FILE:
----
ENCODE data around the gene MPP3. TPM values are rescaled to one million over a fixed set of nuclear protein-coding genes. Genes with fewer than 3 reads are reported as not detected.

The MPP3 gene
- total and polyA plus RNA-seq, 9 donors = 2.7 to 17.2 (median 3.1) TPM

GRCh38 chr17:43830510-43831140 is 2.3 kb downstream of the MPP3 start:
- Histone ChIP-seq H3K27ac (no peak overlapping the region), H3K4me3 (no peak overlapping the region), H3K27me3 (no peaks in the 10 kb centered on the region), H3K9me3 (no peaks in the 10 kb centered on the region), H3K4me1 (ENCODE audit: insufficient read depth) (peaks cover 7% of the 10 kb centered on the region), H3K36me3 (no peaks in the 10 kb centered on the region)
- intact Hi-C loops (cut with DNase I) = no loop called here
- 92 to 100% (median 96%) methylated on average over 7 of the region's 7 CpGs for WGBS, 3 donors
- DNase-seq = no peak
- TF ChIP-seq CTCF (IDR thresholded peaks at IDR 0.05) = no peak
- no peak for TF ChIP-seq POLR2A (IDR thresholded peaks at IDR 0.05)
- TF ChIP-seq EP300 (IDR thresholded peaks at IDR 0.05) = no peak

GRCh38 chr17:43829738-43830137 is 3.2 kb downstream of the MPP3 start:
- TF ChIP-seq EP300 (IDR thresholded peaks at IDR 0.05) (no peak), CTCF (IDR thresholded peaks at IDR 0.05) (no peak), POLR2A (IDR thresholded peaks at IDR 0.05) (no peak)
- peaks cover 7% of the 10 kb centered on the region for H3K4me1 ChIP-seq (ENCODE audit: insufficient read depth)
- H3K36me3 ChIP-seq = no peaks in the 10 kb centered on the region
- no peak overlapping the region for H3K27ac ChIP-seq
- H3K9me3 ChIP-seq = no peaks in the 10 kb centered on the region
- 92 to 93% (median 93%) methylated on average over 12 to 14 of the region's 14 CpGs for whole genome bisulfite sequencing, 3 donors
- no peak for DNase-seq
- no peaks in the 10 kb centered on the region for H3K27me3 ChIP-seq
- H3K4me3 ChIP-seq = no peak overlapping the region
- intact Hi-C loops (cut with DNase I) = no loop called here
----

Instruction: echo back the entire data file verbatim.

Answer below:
ENCODE data around the gene MPP3. TPM values are rescaled to one million over a fixed set of nuclear protein-coding genes. Genes with fewer than 3 reads are reported as not detected.

The MPP3 gene
- total and polyA plus RNA-seq, 9 donors = 2.7 to 17.2 (median 3.1) TPM

GRCh38 chr17:43830510-43831140 is 2.3 kb downstream of the MPP3 start:
- Histone ChIP-seq H3K27ac (no peak overlapping the region), H3K4me3 (no peak overlapping the region), H3K27me3 (no peaks in the 10 kb centered on the region), H3K9me3 (no peaks in the 10 kb centered on the region), H3K4me1 (ENCODE audit: insufficient read depth) (peaks cover 7% of the 10 kb centered on the region), H3K36me3 (no peaks in the 10 kb centered on the region)
- intact Hi-C loops (cut with DNase I) = no loop called here
- 92 to 100% (median 96%) methylated on average over 7 of the region's 7 CpGs for WGBS, 3 donors
- DNase-seq = no peak
- TF ChIP-seq CTCF (IDR thresholded peaks at IDR 0.05) = no peak
- no peak for TF ChIP-seq POLR2A (IDR thresholded peaks at IDR 0.05)
- TF ChIP-seq EP300 (IDR thresholded peaks at IDR 0.05) = no peak

GRCh38 chr17:43829738-43830137 is 3.2 kb downstream of the MPP3 start:
- TF ChIP-seq EP300 (IDR thresholded peaks at IDR 0.05) (no peak), CTCF (IDR thresholded peaks at IDR 0.05) (no peak), POLR2A (IDR thresholded peaks at IDR 0.05) (no peak)
- peaks cover 7% of the 10 kb centered on the region for H3K4me1 ChIP-seq (ENCODE audit: insufficient read depth)
- H3K36me3 ChIP-seq = no peaks in the 10 kb centered on the region
- no peak overlapping the region for H3K27ac ChIP-seq
- H3K9me3 ChIP-seq = no peaks in the 10 kb centered on the region
- 92 to 93% (median 93%) methylated on average over 12 to 14 of the region's 14 CpGs for whole genome bisulfite sequencing, 3 donors
- no peak for DNase-seq
- no peaks in the 10 kb centered on the region for H3K27me3 ChIP-seq
- H3K4me3 ChIP-seq = no peak overlapping the region
- intact Hi-C loops (cut with DNase I) = no loop called here